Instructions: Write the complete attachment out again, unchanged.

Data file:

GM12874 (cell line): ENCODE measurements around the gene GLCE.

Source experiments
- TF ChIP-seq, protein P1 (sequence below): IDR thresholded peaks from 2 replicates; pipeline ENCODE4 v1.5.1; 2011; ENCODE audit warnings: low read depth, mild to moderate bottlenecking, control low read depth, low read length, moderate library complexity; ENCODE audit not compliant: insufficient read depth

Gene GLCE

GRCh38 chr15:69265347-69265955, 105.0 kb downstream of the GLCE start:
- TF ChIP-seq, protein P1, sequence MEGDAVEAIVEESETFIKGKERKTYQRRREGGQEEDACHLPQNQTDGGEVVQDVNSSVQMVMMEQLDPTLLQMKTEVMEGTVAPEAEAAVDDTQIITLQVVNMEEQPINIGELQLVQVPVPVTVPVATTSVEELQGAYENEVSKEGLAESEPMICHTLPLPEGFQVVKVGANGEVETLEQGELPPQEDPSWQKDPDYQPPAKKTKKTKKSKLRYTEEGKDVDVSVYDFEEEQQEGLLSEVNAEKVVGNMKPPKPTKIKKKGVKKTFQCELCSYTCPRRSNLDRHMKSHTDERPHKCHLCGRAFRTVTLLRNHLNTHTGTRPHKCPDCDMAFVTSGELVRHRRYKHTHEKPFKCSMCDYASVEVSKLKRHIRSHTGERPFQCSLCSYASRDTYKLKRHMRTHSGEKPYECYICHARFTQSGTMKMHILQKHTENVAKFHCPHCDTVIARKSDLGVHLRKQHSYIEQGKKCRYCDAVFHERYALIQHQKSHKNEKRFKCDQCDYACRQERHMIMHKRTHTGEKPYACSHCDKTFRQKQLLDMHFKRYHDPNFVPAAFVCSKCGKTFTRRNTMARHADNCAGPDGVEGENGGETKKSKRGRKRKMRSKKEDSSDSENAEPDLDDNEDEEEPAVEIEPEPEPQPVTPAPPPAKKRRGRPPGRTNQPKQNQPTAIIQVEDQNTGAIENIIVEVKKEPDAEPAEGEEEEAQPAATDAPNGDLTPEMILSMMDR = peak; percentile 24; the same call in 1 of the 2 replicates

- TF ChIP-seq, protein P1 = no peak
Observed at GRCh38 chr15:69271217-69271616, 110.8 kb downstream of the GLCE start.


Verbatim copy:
GM12874 (cell line): ENCODE measurements around the gene GLCE.

Source experiments
- TF ChIP-seq, protein P1 (sequence below): IDR thresholded peaks from 2 replicates; pipeline ENCODE4 v1.5.1; 2011; ENCODE audit warnings: low read depth, mild to moderate bottlenecking, control low read depth, low read length, moderate library complexity; ENCODE audit not compliant: insufficient read depth

Gene GLCE

GRCh38 chr15:69265347-69265955, 105.0 kb downstream of the GLCE start:
- TF ChIP-seq, protein P1, sequence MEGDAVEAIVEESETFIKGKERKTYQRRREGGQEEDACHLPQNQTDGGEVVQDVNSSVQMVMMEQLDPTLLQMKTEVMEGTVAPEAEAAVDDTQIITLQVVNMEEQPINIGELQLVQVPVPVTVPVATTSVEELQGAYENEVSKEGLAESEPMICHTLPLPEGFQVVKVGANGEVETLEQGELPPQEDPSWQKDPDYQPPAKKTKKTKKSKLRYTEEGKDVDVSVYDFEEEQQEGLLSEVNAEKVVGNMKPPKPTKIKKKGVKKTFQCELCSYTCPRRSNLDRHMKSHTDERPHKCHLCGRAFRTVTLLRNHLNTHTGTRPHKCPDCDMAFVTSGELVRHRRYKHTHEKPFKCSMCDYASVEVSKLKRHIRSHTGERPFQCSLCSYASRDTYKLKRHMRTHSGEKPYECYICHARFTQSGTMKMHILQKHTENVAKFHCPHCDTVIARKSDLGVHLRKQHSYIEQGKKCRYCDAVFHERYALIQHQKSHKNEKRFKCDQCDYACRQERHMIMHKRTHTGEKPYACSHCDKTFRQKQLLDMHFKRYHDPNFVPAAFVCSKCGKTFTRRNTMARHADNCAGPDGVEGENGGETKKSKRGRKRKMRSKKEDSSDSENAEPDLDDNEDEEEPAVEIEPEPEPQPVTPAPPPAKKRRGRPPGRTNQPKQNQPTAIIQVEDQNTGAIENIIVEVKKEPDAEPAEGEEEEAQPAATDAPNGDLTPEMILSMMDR = peak; percentile 24; the same call in 1 of the 2 replicates

- TF ChIP-seq, protein P1 = no peak
Observed at GRCh38 chr15:69271217-69271616, 110.8 kb downstream of the GLCE start.